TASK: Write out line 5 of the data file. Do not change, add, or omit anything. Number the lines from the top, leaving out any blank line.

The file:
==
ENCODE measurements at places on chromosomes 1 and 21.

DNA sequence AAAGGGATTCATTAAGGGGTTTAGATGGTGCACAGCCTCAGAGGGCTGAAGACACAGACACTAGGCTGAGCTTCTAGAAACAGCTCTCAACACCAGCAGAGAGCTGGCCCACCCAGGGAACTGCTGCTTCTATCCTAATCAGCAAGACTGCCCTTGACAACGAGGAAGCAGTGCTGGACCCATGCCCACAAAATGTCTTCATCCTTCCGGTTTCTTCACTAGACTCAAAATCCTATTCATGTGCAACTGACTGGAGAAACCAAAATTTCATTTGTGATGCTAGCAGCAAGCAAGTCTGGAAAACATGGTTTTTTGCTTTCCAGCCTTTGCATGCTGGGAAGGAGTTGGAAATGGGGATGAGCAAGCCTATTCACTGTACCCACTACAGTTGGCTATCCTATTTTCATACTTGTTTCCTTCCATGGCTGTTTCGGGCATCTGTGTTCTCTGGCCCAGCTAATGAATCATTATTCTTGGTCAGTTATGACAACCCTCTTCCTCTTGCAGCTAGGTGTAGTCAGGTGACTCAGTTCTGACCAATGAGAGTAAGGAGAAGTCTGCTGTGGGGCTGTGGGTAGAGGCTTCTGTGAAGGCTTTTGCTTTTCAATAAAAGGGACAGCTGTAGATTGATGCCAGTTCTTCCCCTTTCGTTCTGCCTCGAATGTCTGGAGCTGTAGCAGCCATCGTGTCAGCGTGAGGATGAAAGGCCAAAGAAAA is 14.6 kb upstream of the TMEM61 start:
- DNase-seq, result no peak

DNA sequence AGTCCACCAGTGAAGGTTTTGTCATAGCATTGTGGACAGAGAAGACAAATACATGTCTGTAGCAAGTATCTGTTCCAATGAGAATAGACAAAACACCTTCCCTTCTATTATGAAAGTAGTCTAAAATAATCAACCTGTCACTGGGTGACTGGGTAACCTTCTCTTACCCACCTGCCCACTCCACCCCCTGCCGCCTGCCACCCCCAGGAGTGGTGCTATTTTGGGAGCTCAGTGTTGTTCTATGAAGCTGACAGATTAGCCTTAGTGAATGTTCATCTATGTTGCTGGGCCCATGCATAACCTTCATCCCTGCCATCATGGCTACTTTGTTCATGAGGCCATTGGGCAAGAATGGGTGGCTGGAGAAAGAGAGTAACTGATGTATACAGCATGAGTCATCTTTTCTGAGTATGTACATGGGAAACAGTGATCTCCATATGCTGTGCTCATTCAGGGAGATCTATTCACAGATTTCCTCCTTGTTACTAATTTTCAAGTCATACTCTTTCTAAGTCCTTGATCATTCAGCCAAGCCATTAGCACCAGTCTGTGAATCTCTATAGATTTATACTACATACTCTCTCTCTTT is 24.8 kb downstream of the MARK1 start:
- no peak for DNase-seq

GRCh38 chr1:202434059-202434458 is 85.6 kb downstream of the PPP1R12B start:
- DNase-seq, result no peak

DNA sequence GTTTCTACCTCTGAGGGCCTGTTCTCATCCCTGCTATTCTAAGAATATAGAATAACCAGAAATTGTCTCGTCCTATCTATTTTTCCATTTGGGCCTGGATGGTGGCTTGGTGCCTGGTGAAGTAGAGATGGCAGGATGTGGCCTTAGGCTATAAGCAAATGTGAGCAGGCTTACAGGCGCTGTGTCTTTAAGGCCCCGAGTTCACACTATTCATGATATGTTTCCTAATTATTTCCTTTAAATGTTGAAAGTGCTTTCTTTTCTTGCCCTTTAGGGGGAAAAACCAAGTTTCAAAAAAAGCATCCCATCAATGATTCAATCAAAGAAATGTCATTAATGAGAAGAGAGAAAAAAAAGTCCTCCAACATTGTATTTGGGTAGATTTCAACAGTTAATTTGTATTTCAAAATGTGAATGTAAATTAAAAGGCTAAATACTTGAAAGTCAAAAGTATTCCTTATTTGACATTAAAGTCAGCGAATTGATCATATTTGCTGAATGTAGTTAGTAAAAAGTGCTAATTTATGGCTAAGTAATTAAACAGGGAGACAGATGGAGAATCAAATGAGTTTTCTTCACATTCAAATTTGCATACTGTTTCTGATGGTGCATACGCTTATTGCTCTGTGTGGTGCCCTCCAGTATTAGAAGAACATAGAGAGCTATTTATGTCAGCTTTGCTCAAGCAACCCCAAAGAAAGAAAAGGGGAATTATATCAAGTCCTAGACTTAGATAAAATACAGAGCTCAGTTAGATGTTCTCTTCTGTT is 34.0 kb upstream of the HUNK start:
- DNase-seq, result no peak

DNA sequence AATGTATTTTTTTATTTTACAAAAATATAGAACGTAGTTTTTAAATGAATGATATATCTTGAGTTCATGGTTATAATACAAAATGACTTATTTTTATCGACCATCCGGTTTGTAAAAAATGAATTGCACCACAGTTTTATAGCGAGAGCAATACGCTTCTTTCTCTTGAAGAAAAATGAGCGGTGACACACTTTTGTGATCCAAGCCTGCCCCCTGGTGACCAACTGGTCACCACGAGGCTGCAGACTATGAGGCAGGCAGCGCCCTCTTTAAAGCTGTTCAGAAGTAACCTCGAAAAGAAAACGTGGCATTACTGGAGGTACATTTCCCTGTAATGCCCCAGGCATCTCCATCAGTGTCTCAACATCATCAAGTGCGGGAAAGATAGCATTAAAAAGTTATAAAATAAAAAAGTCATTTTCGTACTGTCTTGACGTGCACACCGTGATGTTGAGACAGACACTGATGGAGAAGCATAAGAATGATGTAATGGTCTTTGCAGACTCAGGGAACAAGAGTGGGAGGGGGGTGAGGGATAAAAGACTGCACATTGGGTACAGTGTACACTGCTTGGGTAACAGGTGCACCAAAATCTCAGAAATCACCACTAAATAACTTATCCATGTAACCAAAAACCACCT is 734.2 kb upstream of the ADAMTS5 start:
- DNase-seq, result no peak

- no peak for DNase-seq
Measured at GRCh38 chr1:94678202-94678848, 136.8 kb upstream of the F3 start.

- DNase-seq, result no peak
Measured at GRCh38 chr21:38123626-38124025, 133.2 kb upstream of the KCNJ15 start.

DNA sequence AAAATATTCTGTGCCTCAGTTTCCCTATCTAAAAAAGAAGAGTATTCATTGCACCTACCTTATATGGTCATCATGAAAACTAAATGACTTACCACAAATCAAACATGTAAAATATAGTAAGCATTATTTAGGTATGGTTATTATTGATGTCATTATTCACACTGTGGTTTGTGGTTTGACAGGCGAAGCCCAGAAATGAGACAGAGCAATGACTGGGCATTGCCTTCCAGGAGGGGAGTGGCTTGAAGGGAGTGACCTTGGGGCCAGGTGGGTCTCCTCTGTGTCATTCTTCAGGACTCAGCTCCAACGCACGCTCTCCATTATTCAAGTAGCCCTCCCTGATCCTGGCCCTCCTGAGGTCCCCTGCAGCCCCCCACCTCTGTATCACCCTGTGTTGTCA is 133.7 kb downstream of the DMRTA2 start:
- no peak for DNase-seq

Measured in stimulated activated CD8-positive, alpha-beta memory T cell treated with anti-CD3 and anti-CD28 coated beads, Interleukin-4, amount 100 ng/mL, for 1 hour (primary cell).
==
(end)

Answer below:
- no peak for DNase-seq